Record numbers of people are immigrating to New Zealand. If you run a business that is in constant need of more staff, that is great news for you.
But when hiring for vacant roles, you must be careful to observe the laws about who can and cannot work here.
In particular, anyone you employ must have a visa that allows them to work in New Zealand. The visa may have restrictions on the type of work they can do, how much work they can do and who they can work for.
There are at least two scenarios where you might run the risk of a penalty.
1. When you hire someone who is not entitled to work.
To avoid a penalty for hiring an immigrant you later find out is not entitled to work, you must demonstrate that you took reasonable precautions and exercised due diligence to ascertain whether they were in fact entitled to work.
At the very least, that means asking whether someone is entitled to work as part of the hiring process and requesting a copy of their visa where appropriate.
Turning a blind eye, or just assuming someone is entitled to work for you, will not be a sufficient excuse.
2. When you legitimately hire someone according to their visa conditions, but their visa expires.
Another situation employers can find themselves in is that they employ an immigrant who has a limited visa, but continue to employ that person after their visa expires.
To avoid unwittingly hiring someone beyond their entitlement to work, you should carefully record or diarise a review of their conditions prior to their lapse.
Let’s assume you find yourself in either of those situations. What should you do next?
YOUR OBLIGATIONS TO AN EMPLOYEE WHO HAS NO VISA
In either of the situations described above, you have competing obligations.
On the one hand, the law says that you must not continue to employ them. If you do, that exposes you to a penalty.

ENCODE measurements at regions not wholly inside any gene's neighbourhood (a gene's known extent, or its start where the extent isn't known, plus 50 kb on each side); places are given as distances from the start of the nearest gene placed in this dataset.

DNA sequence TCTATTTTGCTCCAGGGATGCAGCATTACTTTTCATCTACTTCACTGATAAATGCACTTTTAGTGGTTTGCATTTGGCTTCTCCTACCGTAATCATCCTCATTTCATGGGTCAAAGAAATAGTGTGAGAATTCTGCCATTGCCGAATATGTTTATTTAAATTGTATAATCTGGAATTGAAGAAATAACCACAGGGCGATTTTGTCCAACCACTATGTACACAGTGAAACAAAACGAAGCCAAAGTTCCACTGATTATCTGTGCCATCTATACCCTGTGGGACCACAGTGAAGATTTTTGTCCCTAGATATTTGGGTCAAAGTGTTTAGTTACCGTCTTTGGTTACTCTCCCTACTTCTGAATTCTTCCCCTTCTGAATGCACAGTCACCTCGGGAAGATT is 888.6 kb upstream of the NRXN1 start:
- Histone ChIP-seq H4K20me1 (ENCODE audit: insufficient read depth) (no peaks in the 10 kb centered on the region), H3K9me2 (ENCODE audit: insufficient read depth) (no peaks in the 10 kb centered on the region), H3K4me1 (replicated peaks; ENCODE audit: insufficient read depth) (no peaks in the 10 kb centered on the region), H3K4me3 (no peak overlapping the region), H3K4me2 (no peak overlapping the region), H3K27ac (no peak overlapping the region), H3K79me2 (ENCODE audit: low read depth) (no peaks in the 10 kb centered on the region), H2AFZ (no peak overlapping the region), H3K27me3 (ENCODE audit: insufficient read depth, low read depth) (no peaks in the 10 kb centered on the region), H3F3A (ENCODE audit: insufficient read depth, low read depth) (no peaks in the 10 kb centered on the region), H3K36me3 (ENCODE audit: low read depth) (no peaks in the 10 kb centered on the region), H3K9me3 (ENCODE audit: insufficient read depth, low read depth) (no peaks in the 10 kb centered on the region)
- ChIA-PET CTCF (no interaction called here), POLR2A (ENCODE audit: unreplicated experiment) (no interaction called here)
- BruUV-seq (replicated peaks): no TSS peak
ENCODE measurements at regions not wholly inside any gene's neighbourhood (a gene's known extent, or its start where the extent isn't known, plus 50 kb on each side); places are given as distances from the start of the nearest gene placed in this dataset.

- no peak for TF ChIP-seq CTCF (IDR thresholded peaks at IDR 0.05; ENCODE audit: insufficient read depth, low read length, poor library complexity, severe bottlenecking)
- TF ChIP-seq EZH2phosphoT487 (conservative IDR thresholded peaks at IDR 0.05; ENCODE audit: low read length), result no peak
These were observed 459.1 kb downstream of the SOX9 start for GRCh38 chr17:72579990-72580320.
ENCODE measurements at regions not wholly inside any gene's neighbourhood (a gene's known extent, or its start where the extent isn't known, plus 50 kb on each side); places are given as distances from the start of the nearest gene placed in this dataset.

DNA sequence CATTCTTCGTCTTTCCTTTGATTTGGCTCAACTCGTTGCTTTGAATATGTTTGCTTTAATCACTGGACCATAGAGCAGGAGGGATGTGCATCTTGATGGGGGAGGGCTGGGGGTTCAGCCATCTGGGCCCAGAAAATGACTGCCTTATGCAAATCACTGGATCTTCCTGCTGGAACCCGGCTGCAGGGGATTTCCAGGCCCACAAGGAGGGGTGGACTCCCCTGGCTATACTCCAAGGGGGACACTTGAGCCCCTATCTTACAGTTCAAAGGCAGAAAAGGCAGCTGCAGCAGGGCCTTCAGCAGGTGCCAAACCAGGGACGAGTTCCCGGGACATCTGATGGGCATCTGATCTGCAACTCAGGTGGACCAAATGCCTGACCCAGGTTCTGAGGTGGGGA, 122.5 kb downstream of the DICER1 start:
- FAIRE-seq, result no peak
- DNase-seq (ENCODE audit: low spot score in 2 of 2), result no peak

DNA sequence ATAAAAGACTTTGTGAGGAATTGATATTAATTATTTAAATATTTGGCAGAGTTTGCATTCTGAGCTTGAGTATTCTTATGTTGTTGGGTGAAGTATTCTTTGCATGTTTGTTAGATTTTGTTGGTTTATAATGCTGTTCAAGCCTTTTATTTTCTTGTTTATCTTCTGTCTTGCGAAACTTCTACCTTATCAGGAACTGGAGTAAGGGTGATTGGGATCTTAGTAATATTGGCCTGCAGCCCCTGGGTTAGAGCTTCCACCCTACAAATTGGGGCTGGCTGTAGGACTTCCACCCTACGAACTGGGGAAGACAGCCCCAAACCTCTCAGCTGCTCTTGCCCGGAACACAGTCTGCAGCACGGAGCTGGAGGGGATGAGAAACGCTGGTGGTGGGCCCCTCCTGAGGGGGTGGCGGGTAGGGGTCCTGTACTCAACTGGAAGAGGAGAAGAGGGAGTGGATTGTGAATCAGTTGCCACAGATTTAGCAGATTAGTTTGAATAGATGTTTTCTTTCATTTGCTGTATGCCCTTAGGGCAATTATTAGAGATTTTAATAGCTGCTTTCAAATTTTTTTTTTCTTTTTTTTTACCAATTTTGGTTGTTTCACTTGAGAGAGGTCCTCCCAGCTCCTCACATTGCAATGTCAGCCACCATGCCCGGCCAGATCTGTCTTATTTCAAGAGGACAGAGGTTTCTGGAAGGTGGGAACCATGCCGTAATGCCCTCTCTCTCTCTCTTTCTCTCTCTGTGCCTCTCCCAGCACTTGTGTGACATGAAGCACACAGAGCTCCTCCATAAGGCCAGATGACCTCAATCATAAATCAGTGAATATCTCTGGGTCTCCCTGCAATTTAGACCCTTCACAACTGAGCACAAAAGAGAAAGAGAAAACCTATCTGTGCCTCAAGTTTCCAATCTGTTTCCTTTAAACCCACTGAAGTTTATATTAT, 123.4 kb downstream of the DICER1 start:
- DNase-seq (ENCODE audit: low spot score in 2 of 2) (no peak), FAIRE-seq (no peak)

Yet you also have obligations to your employees, whether under the terms of employment that you both signed or the general provisions under the Employment Relations Act 2000 to act fairly, reasonably and in good faith.
If you were to simply dismiss your employee without a fair process, you might run the risk of breaching those employment obligations.
So what should you do?
A SUGGESTED APPROACH
As I have explained elsewhere, you can fairly dismiss an employee if you have good reasons for ending their employment and follow a fair process to arrive at your decision to dismiss.
There is no doubt that you have good reasons to dismiss an employee if they are not entitled to work. So that aspect is covered.
Nevertheless, you must still follow a fair process as far as possible – though you may need to act quickly.
Furthermore, you are not at risk of a penalty if you continue to employ someone who is not entitled to work for their contractual period of notice after you have communicated your decision to dismiss. But you can’t continue to employ them after their period of notice has ended.
Putting that together, a fair process may look something like the following:
- Tell the employee what you understand about their entitlement to work and ask them to meet with you urgently to provide their response. Advise them that if they are not entitled to work, you will need to terminate their employment. Invite them to bring a support person to the meeting if they wish.
- Meet with the employee and listen to their response. Ensure that there are no misunderstandings about their entitlement to work. If it appears that the employee is not entitled to work, give them notice of termination. Advise the employee that they are able to continue to be employed for the period of their notice of termination specified in their employment agreement.
- Continue to employ them for the period of notice of termination, but ensure their employment ends after that period of notice expires.
When you employ staff, you must take care to ask about their entitlement to work in NZ and to seek proof of that entitlement where appropriate.
Failure to do so could lead to you employing someone who is not entitled to work and receiving consequent penalties.
If you find out that someone is no longer entitled to work in NZ, or was never so entitled in the first place, you must take swift action. Ultimately, you have good grounds to dismiss if there is no entitlement. Nevertheless, you must respect the period of notice specified in their employment agreement.